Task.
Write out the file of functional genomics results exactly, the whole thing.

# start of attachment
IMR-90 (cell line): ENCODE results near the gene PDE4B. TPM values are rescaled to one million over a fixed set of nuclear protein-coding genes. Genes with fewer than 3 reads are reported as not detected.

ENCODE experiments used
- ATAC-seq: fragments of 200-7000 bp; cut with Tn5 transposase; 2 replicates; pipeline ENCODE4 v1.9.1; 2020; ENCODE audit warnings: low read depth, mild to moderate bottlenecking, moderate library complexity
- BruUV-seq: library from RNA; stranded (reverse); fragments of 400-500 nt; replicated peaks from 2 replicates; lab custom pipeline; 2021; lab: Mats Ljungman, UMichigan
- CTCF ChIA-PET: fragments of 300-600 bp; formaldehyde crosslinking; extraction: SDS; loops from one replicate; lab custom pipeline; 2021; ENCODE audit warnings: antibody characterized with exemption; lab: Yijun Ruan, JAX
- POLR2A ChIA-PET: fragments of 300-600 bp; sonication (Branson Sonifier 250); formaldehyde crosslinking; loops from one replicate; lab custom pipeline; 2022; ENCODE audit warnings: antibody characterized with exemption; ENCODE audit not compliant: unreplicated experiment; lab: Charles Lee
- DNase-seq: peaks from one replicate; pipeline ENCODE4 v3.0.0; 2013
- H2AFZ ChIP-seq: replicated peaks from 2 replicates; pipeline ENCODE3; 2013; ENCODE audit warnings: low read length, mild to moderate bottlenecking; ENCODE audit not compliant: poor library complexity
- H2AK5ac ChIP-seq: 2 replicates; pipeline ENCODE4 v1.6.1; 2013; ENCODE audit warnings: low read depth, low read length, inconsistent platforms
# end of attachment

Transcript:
IMR-90 (cell line): ENCODE results near the gene PDE4B. TPM values are rescaled to one million over a fixed set of nuclear protein-coding genes. Genes with fewer than 3 reads are reported as not detected.

ENCODE experiments used
- ATAC-seq: fragments of 200-7000 bp; cut with Tn5 transposase; 2 replicates; pipeline ENCODE4 v1.9.1; 2020; ENCODE audit warnings: low read depth, mild to moderate bottlenecking, moderate library complexity
- BruUV-seq: library from RNA; stranded (reverse); fragments of 400-500 nt; replicated peaks from 2 replicates; lab custom pipeline; 2021; lab: Mats Ljungman, UMichigan
- CTCF ChIA-PET: fragments of 300-600 bp; formaldehyde crosslinking; extraction: SDS; loops from one replicate; lab custom pipeline; 2021; ENCODE audit warnings: antibody characterized with exemption; lab: Yijun Ruan, JAX
- POLR2A ChIA-PET: fragments of 300-600 bp; sonication (Branson Sonifier 250); formaldehyde crosslinking; loops from one replicate; lab custom pipeline; 2022; ENCODE audit warnings: antibody characterized with exemption; ENCODE audit not compliant: unreplicated experiment; lab: Charles Lee
- DNase-seq: peaks from one replicate; pipeline ENCODE4 v3.0.0; 2013
- H2AFZ ChIP-seq: replicated peaks from 2 replicates; pipeline ENCODE3; 2013; ENCODE audit warnings: low read length, mild to moderate bottlenecking; ENCODE audit not compliant: poor library complexity
- H2AK5ac ChIP-seq: 2 replicates; pipeline ENCODE4 v1.6.1; 2013; ENCODE audit warnings: low read depth, low read length, inconsistent platforms